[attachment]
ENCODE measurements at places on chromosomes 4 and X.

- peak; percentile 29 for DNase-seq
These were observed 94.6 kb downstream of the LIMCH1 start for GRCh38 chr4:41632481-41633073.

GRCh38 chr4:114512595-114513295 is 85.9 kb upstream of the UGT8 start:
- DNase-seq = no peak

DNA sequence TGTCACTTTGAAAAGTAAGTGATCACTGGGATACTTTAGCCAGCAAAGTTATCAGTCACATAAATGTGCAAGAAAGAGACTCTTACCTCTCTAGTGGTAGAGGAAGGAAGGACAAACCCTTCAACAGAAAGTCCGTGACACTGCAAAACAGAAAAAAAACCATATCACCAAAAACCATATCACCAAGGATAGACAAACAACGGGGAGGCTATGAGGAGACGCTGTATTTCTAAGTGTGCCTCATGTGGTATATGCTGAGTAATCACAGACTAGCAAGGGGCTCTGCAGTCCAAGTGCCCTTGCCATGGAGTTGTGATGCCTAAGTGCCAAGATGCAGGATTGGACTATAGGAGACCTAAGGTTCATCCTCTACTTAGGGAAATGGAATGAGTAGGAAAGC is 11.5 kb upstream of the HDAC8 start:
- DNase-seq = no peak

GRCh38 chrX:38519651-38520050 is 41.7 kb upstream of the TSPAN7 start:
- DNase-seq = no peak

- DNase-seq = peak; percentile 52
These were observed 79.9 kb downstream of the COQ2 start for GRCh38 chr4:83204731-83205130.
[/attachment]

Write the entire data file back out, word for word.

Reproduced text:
ENCODE measurements at places on chromosomes 4 and X.

- peak; percentile 29 for DNase-seq
These were observed 94.6 kb downstream of the LIMCH1 start for GRCh38 chr4:41632481-41633073.

GRCh38 chr4:114512595-114513295 is 85.9 kb upstream of the UGT8 start:
- DNase-seq = no peak

DNA sequence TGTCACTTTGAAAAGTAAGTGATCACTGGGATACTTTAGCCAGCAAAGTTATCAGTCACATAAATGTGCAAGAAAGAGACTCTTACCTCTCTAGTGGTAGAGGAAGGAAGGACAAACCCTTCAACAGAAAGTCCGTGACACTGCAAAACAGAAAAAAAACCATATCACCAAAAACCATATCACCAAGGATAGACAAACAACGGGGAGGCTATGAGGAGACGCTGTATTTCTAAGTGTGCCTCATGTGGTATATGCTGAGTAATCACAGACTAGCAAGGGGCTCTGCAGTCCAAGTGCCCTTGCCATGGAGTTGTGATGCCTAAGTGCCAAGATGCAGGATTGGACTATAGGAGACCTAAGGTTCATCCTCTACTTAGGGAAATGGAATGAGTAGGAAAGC is 11.5 kb upstream of the HDAC8 start:
- DNase-seq = no peak

GRCh38 chrX:38519651-38520050 is 41.7 kb upstream of the TSPAN7 start:
- DNase-seq = no peak

- DNase-seq = peak; percentile 52
These were observed 79.9 kb downstream of the COQ2 start for GRCh38 chr4:83204731-83205130.